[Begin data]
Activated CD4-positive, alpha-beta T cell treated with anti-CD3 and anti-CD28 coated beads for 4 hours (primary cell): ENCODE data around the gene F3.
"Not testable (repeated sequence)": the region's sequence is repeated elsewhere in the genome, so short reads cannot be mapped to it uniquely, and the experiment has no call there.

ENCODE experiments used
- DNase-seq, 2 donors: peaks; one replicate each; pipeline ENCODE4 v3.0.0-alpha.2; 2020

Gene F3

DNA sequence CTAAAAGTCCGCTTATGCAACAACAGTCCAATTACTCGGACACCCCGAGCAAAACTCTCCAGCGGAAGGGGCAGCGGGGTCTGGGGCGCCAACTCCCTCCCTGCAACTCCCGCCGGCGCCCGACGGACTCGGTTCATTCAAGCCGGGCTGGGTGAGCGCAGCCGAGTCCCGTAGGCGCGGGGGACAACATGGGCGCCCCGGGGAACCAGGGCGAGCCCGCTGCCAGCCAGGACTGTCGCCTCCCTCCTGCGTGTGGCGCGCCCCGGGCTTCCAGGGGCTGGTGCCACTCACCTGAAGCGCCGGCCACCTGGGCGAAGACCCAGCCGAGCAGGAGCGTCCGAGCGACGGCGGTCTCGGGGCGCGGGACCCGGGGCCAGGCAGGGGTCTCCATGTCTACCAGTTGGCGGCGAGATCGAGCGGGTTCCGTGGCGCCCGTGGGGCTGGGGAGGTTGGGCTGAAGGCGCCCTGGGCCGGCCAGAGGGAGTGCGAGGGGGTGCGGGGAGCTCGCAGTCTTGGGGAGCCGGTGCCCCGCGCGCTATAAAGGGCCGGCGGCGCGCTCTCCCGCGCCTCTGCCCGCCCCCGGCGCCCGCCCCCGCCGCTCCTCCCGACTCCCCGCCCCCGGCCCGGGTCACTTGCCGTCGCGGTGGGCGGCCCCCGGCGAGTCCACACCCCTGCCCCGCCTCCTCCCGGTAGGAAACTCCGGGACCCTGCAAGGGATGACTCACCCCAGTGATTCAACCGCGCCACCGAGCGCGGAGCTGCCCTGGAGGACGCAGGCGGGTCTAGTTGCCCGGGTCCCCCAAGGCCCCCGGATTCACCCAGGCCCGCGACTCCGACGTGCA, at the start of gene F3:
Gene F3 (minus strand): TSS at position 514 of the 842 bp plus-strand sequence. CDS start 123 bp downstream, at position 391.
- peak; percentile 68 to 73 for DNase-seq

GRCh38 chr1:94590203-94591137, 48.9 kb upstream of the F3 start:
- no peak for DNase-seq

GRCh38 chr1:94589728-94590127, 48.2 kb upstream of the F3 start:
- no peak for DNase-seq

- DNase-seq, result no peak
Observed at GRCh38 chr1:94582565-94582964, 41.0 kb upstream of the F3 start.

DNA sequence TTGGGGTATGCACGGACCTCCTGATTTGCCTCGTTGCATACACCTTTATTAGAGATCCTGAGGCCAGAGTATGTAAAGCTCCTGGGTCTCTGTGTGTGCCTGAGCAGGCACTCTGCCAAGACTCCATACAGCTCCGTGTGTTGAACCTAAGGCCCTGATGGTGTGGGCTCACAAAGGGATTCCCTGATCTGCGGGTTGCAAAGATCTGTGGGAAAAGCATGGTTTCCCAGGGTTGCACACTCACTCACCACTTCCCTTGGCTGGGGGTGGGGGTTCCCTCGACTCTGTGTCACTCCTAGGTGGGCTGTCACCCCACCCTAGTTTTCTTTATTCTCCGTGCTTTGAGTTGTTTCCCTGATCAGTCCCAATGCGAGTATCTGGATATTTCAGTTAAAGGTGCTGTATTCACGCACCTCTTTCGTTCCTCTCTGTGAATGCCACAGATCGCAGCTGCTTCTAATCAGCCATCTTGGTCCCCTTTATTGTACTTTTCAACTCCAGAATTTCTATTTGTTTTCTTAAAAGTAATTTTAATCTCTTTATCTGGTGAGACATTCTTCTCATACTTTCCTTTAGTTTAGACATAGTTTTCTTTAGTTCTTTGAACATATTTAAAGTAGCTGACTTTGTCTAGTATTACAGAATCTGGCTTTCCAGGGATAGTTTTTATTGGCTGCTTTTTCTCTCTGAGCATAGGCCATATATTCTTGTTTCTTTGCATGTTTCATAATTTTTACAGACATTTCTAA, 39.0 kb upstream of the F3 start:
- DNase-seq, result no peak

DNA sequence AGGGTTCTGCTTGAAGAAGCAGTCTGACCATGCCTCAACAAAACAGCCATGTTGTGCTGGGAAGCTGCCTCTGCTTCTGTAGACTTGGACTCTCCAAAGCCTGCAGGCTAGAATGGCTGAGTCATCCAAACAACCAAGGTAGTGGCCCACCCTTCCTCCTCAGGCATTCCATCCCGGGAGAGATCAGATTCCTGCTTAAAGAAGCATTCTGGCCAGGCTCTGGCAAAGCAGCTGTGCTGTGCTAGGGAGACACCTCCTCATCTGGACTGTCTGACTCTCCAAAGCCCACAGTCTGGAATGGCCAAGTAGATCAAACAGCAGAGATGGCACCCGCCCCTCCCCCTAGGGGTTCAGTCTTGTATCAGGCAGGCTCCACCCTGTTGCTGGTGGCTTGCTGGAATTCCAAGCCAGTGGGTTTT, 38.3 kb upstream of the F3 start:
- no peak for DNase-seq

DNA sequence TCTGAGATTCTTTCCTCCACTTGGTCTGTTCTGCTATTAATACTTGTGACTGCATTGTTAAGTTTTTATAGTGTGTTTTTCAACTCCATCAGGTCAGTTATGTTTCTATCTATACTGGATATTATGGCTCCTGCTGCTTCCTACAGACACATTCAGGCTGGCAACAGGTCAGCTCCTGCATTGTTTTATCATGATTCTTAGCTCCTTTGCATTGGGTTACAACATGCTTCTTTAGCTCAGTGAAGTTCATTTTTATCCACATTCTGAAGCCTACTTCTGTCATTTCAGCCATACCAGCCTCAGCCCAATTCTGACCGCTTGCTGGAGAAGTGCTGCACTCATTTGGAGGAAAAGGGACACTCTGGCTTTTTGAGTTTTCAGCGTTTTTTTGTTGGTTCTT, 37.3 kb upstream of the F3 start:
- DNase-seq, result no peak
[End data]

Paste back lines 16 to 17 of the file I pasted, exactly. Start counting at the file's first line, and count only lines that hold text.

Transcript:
- DNase-seq, result no peak

DNA sequence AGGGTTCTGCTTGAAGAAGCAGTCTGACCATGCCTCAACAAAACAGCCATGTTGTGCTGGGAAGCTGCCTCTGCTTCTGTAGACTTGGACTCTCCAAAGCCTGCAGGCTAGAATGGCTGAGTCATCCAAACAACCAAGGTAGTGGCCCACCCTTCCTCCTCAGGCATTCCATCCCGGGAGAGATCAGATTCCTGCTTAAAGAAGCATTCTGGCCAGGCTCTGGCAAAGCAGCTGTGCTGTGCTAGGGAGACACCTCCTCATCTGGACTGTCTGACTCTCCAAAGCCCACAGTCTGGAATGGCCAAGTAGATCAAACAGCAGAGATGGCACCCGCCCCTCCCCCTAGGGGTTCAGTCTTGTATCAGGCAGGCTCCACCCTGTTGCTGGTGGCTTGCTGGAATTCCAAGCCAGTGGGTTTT, 38.3 kb upstream of the F3 start: